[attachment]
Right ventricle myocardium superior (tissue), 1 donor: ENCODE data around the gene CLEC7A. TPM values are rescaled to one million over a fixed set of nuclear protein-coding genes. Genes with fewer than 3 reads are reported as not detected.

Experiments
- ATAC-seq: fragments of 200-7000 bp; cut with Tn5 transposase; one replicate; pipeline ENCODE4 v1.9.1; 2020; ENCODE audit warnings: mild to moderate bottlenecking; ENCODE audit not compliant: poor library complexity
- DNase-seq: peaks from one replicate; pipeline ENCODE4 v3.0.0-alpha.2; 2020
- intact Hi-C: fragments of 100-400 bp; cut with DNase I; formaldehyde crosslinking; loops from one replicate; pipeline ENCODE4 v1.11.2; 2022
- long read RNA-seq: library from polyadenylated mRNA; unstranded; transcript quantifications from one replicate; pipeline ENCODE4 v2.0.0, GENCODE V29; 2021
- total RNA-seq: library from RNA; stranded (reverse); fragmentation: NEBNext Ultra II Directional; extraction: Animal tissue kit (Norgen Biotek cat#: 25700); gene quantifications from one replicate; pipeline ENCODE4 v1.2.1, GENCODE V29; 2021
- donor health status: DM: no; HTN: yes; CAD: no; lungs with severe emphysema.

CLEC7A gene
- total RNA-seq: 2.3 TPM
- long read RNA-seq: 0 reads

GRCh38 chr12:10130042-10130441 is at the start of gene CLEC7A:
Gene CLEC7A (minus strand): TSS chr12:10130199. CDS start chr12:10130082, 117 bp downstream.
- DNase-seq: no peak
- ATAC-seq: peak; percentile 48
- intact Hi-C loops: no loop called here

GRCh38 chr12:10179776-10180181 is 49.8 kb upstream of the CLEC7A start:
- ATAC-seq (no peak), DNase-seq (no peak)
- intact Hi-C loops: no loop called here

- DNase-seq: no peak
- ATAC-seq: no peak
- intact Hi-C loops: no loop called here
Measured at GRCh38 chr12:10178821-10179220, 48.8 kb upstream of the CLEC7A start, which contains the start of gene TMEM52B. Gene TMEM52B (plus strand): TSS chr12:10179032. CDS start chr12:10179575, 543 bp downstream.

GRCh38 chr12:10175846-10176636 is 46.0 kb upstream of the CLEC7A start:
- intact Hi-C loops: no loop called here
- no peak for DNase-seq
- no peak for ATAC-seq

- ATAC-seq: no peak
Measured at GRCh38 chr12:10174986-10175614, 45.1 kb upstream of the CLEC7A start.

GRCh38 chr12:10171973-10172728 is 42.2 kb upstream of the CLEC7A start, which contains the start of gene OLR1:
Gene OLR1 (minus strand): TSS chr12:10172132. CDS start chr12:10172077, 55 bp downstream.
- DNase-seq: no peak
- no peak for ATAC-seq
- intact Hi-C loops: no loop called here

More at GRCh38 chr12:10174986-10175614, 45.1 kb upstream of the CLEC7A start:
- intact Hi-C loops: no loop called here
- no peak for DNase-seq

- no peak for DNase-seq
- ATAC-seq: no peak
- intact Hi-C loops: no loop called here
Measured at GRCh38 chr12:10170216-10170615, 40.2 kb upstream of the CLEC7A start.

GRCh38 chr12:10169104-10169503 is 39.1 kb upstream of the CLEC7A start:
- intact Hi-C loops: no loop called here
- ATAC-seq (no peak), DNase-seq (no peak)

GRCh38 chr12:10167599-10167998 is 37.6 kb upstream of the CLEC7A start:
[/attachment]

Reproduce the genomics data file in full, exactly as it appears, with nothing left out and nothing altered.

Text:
Right ventricle myocardium superior (tissue), 1 donor: ENCODE data around the gene CLEC7A. TPM values are rescaled to one million over a fixed set of nuclear protein-coding genes. Genes with fewer than 3 reads are reported as not detected.

Experiments
- ATAC-seq: fragments of 200-7000 bp; cut with Tn5 transposase; one replicate; pipeline ENCODE4 v1.9.1; 2020; ENCODE audit warnings: mild to moderate bottlenecking; ENCODE audit not compliant: poor library complexity
- DNase-seq: peaks from one replicate; pipeline ENCODE4 v3.0.0-alpha.2; 2020
- intact Hi-C: fragments of 100-400 bp; cut with DNase I; formaldehyde crosslinking; loops from one replicate; pipeline ENCODE4 v1.11.2; 2022
- long read RNA-seq: library from polyadenylated mRNA; unstranded; transcript quantifications from one replicate; pipeline ENCODE4 v2.0.0, GENCODE V29; 2021
- total RNA-seq: library from RNA; stranded (reverse); fragmentation: NEBNext Ultra II Directional; extraction: Animal tissue kit (Norgen Biotek cat#: 25700); gene quantifications from one replicate; pipeline ENCODE4 v1.2.1, GENCODE V29; 2021
- donor health status: DM: no; HTN: yes; CAD: no; lungs with severe emphysema.

CLEC7A gene
- total RNA-seq: 2.3 TPM
- long read RNA-seq: 0 reads

GRCh38 chr12:10130042-10130441 is at the start of gene CLEC7A:
Gene CLEC7A (minus strand): TSS chr12:10130199. CDS start chr12:10130082, 117 bp downstream.
- DNase-seq: no peak
- ATAC-seq: peak; percentile 48
- intact Hi-C loops: no loop called here

GRCh38 chr12:10179776-10180181 is 49.8 kb upstream of the CLEC7A start:
- ATAC-seq (no peak), DNase-seq (no peak)
- intact Hi-C loops: no loop called here

- DNase-seq: no peak
- ATAC-seq: no peak
- intact Hi-C loops: no loop called here
Measured at GRCh38 chr12:10178821-10179220, 48.8 kb upstream of the CLEC7A start, which contains the start of gene TMEM52B. Gene TMEM52B (plus strand): TSS chr12:10179032. CDS start chr12:10179575, 543 bp downstream.

GRCh38 chr12:10175846-10176636 is 46.0 kb upstream of the CLEC7A start:
- intact Hi-C loops: no loop called here
- no peak for DNase-seq
- no peak for ATAC-seq

- ATAC-seq: no peak
Measured at GRCh38 chr12:10174986-10175614, 45.1 kb upstream of the CLEC7A start.

GRCh38 chr12:10171973-10172728 is 42.2 kb upstream of the CLEC7A start, which contains the start of gene OLR1:
Gene OLR1 (minus strand): TSS chr12:10172132. CDS start chr12:10172077, 55 bp downstream.
- DNase-seq: no peak
- no peak for ATAC-seq
- intact Hi-C loops: no loop called here

More at GRCh38 chr12:10174986-10175614, 45.1 kb upstream of the CLEC7A start:
- intact Hi-C loops: no loop called here
- no peak for DNase-seq

- no peak for DNase-seq
- ATAC-seq: no peak
- intact Hi-C loops: no loop called here
Measured at GRCh38 chr12:10170216-10170615, 40.2 kb upstream of the CLEC7A start.

GRCh38 chr12:10169104-10169503 is 39.1 kb upstream of the CLEC7A start:
- intact Hi-C loops: no loop called here
- ATAC-seq (no peak), DNase-seq (no peak)

GRCh38 chr12:10167599-10167998 is 37.6 kb upstream of the CLEC7A start: